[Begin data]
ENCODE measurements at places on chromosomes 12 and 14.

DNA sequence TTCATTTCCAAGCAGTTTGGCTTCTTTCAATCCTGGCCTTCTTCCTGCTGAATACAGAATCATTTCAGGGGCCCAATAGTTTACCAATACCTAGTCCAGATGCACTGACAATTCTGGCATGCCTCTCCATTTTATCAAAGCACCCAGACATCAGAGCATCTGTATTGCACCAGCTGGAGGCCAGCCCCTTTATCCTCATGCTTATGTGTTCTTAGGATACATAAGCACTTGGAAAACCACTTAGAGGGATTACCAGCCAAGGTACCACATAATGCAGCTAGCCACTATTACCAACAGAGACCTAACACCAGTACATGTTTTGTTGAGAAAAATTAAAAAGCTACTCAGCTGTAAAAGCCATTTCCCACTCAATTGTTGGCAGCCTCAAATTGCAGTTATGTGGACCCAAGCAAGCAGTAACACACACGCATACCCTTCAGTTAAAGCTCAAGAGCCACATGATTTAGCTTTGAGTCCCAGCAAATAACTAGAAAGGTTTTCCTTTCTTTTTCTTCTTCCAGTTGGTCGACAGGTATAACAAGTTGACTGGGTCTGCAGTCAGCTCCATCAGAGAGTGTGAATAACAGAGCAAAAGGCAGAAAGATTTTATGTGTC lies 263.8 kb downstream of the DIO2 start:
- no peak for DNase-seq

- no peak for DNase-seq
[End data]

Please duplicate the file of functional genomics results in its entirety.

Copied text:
ENCODE measurements at places on chromosomes 12 and 14.

DNA sequence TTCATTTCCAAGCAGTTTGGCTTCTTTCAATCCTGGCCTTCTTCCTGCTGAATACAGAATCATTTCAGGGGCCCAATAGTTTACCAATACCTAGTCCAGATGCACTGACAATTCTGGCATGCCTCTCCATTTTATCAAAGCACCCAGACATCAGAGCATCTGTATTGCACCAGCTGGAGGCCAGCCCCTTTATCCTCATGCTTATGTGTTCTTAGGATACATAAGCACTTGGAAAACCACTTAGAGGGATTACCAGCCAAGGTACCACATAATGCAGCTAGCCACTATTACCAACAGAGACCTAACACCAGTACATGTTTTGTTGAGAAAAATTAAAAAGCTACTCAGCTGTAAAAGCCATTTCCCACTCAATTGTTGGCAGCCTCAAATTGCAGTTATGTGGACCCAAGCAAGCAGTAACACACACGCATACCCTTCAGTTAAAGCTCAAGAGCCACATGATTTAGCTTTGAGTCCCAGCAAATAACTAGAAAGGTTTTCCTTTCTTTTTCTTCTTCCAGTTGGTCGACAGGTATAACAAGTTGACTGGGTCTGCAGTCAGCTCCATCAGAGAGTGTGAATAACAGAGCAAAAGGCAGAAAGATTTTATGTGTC lies 263.8 kb downstream of the DIO2 start:
- no peak for DNase-seq

- no peak for DNase-seq